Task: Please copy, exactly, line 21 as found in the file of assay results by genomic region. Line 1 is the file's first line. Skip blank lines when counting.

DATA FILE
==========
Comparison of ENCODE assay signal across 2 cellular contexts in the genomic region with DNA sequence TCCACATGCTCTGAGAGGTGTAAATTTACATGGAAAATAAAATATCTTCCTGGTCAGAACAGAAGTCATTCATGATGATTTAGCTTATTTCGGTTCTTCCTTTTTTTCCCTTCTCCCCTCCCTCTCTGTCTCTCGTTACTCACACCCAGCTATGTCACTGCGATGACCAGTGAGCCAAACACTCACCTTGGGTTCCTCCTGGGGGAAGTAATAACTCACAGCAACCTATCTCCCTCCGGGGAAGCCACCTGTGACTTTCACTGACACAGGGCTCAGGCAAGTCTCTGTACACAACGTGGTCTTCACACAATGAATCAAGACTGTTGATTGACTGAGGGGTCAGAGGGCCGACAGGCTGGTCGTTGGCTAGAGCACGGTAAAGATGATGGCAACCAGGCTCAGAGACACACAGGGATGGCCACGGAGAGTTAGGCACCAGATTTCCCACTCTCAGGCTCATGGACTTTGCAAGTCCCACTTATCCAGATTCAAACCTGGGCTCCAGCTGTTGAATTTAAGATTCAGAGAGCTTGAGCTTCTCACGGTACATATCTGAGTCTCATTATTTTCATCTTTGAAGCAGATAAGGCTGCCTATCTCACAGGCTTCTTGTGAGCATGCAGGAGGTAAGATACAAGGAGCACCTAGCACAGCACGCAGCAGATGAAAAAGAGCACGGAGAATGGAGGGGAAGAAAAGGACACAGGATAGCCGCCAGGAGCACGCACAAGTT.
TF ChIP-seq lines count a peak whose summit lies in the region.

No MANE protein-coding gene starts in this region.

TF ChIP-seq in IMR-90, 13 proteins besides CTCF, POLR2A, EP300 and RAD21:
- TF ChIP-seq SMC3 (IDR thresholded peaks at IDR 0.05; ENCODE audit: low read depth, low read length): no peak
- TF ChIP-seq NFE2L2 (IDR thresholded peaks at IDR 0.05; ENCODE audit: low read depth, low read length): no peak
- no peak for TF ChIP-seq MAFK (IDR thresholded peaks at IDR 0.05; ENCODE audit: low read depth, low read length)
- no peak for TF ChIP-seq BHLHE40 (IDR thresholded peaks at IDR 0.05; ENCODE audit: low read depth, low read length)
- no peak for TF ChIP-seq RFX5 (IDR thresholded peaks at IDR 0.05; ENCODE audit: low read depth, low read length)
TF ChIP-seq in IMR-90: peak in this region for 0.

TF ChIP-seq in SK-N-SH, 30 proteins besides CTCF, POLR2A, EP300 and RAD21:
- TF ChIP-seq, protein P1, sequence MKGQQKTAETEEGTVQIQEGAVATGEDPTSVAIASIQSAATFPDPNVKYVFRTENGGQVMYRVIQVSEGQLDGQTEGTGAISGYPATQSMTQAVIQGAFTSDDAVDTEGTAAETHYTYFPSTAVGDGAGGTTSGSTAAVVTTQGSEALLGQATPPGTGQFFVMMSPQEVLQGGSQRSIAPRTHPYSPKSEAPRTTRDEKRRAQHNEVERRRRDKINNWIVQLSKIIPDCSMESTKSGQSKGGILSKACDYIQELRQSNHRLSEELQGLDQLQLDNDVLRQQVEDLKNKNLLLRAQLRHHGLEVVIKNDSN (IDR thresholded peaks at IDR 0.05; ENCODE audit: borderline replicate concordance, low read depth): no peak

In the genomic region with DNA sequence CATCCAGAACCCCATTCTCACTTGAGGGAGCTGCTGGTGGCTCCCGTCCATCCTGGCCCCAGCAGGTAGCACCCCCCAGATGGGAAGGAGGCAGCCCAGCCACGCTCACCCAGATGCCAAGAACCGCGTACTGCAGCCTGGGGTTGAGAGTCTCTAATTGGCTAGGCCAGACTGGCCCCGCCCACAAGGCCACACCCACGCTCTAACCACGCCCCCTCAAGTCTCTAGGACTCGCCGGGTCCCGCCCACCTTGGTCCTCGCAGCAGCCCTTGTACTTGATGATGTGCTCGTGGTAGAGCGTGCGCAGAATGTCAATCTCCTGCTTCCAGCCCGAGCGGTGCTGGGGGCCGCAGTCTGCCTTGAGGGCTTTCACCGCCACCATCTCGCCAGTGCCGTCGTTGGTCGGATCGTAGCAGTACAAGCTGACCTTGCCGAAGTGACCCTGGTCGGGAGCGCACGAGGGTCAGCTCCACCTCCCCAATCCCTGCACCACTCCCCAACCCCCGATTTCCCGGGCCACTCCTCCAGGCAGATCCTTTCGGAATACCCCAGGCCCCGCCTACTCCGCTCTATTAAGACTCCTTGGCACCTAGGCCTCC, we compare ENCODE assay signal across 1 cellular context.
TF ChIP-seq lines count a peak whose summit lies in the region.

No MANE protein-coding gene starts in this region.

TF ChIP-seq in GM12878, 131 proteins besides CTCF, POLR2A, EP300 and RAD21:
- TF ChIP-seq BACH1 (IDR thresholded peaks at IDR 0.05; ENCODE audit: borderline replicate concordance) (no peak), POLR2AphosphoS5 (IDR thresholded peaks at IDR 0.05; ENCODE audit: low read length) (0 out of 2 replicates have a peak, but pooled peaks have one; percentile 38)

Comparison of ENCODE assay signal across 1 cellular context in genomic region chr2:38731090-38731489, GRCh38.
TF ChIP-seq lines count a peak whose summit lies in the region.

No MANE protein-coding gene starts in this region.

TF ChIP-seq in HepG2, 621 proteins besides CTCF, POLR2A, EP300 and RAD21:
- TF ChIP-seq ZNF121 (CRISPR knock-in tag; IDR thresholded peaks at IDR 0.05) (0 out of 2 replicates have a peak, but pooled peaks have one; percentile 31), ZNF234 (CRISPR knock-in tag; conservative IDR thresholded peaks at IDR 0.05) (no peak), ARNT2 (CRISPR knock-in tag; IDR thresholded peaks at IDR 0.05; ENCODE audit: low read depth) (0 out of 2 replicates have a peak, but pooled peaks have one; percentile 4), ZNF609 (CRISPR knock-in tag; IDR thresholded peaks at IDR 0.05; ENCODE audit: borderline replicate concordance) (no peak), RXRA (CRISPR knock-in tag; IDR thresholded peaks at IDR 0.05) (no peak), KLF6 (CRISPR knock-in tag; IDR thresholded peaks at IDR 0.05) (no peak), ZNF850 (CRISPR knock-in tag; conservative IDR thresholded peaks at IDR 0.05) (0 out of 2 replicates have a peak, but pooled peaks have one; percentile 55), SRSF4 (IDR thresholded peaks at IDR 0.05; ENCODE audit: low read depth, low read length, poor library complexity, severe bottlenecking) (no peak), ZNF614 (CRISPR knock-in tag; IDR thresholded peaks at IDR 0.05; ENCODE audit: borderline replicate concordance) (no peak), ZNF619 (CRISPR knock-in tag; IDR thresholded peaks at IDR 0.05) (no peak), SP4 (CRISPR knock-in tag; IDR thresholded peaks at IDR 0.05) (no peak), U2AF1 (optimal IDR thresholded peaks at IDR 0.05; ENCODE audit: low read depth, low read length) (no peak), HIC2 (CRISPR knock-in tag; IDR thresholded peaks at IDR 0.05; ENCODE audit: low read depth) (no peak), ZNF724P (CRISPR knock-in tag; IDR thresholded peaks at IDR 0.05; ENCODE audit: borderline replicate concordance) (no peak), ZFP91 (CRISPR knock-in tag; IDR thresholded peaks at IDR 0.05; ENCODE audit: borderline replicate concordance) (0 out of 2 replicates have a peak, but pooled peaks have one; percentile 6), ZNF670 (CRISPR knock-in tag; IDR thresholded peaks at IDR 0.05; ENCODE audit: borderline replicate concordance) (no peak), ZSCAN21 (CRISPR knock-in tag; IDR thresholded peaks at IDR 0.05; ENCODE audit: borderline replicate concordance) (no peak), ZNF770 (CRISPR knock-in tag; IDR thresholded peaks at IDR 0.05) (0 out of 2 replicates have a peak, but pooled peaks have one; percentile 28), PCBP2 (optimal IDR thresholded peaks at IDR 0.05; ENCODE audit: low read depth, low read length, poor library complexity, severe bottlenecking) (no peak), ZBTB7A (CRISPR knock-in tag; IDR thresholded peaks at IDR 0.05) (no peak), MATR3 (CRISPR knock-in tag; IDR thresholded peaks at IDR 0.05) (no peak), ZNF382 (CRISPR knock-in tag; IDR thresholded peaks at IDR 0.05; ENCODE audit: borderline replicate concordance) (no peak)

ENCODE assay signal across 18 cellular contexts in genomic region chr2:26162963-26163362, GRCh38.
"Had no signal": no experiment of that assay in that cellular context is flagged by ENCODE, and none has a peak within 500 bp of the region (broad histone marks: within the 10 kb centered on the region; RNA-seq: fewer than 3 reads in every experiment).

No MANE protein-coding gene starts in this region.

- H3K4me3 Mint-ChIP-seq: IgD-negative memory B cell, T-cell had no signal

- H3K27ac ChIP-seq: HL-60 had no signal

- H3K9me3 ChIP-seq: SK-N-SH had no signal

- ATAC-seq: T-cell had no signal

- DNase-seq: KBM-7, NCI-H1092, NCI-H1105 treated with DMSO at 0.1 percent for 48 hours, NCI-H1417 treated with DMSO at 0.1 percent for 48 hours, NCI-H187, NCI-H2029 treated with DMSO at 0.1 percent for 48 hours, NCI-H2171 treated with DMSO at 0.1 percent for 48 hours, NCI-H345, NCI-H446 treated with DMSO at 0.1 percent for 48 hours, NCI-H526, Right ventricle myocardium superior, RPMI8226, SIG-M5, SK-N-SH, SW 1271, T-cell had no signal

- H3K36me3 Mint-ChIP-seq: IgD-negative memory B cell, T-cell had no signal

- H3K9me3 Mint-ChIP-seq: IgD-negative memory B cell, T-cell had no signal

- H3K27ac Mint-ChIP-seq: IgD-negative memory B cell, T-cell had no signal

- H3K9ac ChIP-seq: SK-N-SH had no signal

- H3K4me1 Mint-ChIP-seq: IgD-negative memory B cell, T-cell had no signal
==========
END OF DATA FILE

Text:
TF ChIP-seq in HepG2, 621 proteins besides CTCF, POLR2A, EP300 and RAD21: